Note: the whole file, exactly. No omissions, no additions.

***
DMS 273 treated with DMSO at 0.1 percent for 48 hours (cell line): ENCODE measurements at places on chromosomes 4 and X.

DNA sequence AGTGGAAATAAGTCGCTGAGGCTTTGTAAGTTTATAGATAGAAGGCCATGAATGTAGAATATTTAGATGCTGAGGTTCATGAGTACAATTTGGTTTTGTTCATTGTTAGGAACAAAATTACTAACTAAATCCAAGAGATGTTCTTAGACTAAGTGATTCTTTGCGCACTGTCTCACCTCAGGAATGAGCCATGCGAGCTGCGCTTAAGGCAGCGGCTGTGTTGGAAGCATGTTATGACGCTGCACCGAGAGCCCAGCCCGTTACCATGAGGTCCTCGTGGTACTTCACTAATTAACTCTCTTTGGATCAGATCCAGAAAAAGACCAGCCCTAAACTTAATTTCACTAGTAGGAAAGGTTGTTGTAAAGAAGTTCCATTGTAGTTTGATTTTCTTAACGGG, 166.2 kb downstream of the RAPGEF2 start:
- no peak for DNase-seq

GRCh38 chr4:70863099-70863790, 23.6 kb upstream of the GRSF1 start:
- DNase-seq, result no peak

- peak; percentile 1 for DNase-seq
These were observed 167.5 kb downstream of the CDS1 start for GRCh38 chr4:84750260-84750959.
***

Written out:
DMS 273 treated with DMSO at 0.1 percent for 48 hours (cell line): ENCODE measurements at places on chromosomes 4 and X.

DNA sequence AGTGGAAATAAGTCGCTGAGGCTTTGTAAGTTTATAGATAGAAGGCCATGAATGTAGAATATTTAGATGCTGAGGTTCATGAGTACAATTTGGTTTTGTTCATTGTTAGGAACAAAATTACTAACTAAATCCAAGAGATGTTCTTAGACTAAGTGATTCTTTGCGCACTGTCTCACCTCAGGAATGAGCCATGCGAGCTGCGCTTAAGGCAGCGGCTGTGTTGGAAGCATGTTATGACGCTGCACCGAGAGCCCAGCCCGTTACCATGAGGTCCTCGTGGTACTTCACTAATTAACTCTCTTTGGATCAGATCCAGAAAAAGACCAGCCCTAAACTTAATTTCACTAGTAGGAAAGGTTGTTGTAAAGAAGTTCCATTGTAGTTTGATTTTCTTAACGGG, 166.2 kb downstream of the RAPGEF2 start:
- no peak for DNase-seq

GRCh38 chr4:70863099-70863790, 23.6 kb upstream of the GRSF1 start:
- DNase-seq, result no peak

- peak; percentile 1 for DNase-seq
These were observed 167.5 kb downstream of the CDS1 start for GRCh38 chr4:84750260-84750959.